The rules governed by anti-discrimination agencies in Colorado suggest that Phillips’ refusal to provide a cake for a same-sex marriage celebration violated laws and that, legally, he had no right, by free speech, to turn down the cake request by the two men. Phillips was informed that if he was to make wedding cakes for heterosexual weddings, he is also legally required to do so for weddings where the two parties are of the same sex.

Together, African American narcotics officers and the Guardian Civil League have filed a federal lawsuit against the city of Philadelphia, the Philidelphia Police Department, and two narcotics supervisors; the basis for this lawsuit arose from the officers’ claims of racial discrimination and retaliation. The discrimination, officers’ say, is a result of their not wanting to cooperate with the narcotics bureau commanders orders to falsify drug-arrest paperwork.

The civil rights lawsuit highlighted a few of the major issues circulating within the Philidelphia Police Department; narcotics bureau commanders told their officers to disregard and ultimately ignore the department’s rules, withhold and change the names of the informants as well as other information used during drug prosecutions. By refusing to carry out such arrests, the African American narcotics officers say they have since been racially discriminated against.

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The Guardian Civic League represents African American Police Offices in PA. 

Since August of this year, breath test evidence has not been used in Massachusetts as a result of discovery violations that occurred during the Alcotest 9510 litigation in the Concord District Court that was heard before Judge Brennan.  Now New Jersey, has also had an issue impacting breath test evidence Statewide.  New Jersey uses the same Breath test used in Massachusetts.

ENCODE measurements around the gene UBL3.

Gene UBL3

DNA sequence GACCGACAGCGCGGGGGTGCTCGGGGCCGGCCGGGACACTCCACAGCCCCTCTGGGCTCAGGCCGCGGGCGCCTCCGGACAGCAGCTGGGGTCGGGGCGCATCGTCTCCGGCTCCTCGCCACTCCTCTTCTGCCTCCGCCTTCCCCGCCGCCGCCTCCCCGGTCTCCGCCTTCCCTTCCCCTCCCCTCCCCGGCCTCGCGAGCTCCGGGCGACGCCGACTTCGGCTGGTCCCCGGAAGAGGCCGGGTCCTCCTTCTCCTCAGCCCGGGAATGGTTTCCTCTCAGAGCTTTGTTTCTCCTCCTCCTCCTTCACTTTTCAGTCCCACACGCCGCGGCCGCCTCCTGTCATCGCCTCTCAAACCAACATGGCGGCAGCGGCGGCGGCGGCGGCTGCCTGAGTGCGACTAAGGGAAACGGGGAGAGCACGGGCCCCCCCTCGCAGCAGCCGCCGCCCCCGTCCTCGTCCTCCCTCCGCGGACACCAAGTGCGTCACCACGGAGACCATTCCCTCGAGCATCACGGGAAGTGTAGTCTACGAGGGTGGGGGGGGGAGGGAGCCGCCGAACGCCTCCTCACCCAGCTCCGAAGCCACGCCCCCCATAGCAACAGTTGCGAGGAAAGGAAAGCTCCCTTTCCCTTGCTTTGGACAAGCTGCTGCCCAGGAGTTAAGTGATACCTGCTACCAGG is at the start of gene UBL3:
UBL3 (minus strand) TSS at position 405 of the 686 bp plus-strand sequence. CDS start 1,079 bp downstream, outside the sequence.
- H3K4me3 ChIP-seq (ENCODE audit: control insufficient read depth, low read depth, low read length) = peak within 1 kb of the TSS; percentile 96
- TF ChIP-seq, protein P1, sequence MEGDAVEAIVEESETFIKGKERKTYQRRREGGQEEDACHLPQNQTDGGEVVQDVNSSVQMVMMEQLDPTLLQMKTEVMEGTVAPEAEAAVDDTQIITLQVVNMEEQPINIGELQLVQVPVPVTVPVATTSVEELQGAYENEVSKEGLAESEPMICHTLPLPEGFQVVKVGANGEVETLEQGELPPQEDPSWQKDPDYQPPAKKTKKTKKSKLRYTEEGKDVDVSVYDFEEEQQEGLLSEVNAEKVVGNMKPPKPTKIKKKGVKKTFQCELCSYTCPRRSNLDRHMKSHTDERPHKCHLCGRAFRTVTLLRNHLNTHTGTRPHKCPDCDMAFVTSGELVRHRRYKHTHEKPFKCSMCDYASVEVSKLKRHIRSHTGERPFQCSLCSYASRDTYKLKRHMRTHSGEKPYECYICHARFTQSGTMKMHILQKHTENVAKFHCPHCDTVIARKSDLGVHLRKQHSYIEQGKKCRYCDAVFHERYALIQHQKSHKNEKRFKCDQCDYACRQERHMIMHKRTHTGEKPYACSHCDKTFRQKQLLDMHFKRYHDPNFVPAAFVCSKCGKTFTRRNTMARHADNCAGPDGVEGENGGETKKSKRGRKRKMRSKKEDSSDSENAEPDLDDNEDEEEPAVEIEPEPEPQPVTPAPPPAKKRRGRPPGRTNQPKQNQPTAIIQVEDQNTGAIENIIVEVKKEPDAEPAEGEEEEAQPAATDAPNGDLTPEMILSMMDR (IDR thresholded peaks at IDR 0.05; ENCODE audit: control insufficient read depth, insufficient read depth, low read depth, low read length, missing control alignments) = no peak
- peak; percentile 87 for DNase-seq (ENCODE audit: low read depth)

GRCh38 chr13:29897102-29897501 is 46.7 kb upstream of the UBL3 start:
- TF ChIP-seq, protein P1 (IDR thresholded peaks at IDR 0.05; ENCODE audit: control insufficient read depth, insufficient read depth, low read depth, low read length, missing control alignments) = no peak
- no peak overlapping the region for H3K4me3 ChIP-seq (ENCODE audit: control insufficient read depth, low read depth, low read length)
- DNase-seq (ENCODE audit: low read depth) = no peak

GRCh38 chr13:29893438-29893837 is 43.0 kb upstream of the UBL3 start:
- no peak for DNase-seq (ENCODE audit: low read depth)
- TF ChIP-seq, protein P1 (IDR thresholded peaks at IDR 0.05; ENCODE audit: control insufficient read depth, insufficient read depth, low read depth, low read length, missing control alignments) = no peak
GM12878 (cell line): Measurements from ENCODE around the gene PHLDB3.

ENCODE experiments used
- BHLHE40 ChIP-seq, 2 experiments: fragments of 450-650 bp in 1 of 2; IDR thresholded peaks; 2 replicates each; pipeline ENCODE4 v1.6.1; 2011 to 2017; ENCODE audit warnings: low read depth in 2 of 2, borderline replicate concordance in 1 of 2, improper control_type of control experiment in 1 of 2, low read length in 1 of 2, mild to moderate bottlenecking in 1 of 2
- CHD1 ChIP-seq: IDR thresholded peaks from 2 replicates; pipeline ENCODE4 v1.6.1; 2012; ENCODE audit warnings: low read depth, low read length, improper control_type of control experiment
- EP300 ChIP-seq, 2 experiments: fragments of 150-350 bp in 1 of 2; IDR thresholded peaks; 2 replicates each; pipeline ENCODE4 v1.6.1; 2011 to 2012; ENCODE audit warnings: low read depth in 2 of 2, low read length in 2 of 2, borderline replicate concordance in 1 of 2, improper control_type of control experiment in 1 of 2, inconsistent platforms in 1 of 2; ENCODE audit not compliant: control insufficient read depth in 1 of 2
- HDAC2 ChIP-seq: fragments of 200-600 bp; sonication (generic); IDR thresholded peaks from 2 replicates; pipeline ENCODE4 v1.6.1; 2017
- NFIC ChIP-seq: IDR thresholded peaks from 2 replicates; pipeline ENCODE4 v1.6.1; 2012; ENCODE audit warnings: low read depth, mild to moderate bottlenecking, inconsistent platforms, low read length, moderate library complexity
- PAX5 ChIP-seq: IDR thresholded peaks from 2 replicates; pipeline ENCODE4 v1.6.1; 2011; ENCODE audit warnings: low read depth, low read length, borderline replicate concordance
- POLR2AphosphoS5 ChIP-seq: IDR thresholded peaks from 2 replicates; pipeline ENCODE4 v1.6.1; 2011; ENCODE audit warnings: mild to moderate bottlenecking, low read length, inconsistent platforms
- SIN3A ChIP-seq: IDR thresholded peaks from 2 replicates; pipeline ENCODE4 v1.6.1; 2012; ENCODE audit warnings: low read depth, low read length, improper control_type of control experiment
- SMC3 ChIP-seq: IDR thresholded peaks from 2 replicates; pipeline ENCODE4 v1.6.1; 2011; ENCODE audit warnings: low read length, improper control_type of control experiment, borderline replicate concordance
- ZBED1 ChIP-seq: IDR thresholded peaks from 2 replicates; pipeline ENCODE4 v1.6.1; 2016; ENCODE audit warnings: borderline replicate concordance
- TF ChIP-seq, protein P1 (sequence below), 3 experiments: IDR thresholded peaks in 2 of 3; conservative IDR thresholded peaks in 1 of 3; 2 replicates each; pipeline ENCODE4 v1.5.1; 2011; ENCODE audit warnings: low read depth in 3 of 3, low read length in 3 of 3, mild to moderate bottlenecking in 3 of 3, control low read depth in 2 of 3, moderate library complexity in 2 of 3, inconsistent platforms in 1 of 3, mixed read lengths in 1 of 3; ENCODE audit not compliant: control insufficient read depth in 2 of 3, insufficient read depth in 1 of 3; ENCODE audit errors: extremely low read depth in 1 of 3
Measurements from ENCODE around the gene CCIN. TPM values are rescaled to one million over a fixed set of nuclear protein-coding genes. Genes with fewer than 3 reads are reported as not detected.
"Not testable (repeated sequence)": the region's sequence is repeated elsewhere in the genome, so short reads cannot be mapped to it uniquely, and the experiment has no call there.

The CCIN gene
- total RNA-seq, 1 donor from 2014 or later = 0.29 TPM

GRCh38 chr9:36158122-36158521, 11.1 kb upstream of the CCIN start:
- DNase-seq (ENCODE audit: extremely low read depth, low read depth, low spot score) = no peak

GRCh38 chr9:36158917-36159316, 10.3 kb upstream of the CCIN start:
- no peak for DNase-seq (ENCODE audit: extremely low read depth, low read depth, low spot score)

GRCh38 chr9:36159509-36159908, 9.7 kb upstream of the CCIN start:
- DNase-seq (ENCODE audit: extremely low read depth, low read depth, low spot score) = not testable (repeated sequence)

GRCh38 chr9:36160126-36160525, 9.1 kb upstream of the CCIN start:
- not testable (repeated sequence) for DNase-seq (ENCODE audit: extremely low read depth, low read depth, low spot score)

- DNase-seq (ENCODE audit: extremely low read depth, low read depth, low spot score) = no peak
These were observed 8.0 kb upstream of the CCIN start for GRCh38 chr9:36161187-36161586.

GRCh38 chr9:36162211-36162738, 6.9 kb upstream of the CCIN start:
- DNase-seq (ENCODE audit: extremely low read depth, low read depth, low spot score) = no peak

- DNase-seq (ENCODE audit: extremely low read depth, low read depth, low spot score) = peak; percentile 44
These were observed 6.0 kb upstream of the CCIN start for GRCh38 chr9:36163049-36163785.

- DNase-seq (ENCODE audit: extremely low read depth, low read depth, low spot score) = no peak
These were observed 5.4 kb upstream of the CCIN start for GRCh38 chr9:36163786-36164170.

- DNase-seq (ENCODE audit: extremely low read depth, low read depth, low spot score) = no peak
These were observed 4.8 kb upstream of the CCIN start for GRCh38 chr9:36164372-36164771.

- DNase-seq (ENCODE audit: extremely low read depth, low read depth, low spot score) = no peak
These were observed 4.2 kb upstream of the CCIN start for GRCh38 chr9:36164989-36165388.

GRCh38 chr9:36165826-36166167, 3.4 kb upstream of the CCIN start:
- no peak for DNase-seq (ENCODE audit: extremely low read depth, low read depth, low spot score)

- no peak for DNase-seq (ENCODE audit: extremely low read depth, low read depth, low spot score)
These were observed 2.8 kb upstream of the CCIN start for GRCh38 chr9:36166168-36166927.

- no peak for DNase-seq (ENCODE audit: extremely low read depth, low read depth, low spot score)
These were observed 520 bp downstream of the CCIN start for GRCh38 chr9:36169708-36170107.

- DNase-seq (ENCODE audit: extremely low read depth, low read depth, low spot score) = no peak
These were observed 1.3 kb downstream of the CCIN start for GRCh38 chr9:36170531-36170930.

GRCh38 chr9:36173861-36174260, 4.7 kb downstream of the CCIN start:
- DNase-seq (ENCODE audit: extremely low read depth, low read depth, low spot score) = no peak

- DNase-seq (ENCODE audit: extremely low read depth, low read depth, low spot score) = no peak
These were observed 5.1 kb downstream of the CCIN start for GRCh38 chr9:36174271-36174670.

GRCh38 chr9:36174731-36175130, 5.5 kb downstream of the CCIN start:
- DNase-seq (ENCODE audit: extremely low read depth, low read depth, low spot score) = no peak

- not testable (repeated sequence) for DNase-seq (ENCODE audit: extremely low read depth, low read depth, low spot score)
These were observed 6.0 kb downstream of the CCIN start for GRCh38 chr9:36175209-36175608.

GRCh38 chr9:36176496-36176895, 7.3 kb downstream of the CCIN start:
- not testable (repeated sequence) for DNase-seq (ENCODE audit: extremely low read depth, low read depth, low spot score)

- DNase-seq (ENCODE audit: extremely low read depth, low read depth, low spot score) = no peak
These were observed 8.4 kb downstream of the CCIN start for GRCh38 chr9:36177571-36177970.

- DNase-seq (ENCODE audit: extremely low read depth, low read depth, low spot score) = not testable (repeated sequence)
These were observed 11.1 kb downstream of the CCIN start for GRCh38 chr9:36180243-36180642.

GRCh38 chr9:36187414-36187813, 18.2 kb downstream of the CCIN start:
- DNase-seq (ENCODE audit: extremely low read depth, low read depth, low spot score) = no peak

Nearly 20,000 DWI cases with breath test results are currently on hold in New Jersey after a State Police Sergeant was accused of incorrectly calibrating the breath test machines used in police departments across the state. The issue arose out of a lawsuit filed in federal court by a woman who was convicted in 2016 of DWI after blowing a breath test reading of .09.


The Attorney General’s office in New Jersey has charged Sergeant Marc Dennis with records tampering, arguing that he overlooked and incorrectly handled the Alcotest breath test machine in the 6-month recalibration of the machine. All of the Alcotest instruments produced and manufactured by Draeger Safety Diagnostics were required to undergo the said 6-month recalibration.

The New York State Supreme Court Justice Andrew Ceresia recently ruled that prosecutors are not allowed to introduce Google location services as evidence into the second degree murder trial of Johnny Oquendo. In the ruling, Ceresia highlighted that prosecutors ultimately “failed to meet their burden” when exemplifying that Google location services is accepted in the relevant scientific community.

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Prosecutors had originally wanted to introduce evidence from the Oquendo’s cellphone from the night of the murder, arguing that the location services on his phone could pinpoint where the defendant was throughout that night. Oquendo’s defense attorney William Roberts asked the judge to hold a hearing in regards to the evidence.

The hearing was held on October 16, 2017; prosecutors called two witnesses to the stand, an FBI Special Agent Michael Sabric and a records custodian for Google, Sarah Rodriquez. While the witnesses presented by the state were qualified to offer opinions on the google technology, the judge argued, there simply was not any reference to how the technology itself has gained acceptance in the scientific community.